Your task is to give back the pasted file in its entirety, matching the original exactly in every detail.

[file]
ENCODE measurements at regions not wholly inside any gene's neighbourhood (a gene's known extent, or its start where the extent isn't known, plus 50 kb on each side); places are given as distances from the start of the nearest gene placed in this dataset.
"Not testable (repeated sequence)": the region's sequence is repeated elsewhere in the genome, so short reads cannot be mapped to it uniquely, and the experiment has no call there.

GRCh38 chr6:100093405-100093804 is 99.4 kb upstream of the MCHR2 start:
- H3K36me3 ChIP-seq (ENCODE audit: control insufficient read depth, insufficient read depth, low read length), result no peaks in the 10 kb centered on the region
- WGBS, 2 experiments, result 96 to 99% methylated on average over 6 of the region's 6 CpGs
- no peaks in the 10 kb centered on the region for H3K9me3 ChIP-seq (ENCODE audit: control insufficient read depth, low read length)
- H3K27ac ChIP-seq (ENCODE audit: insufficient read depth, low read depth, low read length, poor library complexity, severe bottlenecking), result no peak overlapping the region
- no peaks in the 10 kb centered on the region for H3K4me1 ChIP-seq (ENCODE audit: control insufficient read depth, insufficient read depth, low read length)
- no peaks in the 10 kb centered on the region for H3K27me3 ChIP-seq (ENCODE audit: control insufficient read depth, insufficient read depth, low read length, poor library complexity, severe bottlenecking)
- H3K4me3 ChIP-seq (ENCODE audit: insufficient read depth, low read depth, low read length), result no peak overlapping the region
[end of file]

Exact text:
ENCODE measurements at regions not wholly inside any gene's neighbourhood (a gene's known extent, or its start where the extent isn't known, plus 50 kb on each side); places are given as distances from the start of the nearest gene placed in this dataset.
"Not testable (repeated sequence)": the region's sequence is repeated elsewhere in the genome, so short reads cannot be mapped to it uniquely, and the experiment has no call there.

GRCh38 chr6:100093405-100093804 is 99.4 kb upstream of the MCHR2 start:
- H3K36me3 ChIP-seq (ENCODE audit: control insufficient read depth, insufficient read depth, low read length), result no peaks in the 10 kb centered on the region
- WGBS, 2 experiments, result 96 to 99% methylated on average over 6 of the region's 6 CpGs
- no peaks in the 10 kb centered on the region for H3K9me3 ChIP-seq (ENCODE audit: control insufficient read depth, low read length)
- H3K27ac ChIP-seq (ENCODE audit: insufficient read depth, low read depth, low read length, poor library complexity, severe bottlenecking), result no peak overlapping the region
- no peaks in the 10 kb centered on the region for H3K4me1 ChIP-seq (ENCODE audit: control insufficient read depth, insufficient read depth, low read length)
- no peaks in the 10 kb centered on the region for H3K27me3 ChIP-seq (ENCODE audit: control insufficient read depth, insufficient read depth, low read length, poor library complexity, severe bottlenecking)
- H3K4me3 ChIP-seq (ENCODE audit: insufficient read depth, low read depth, low read length), result no peak overlapping the region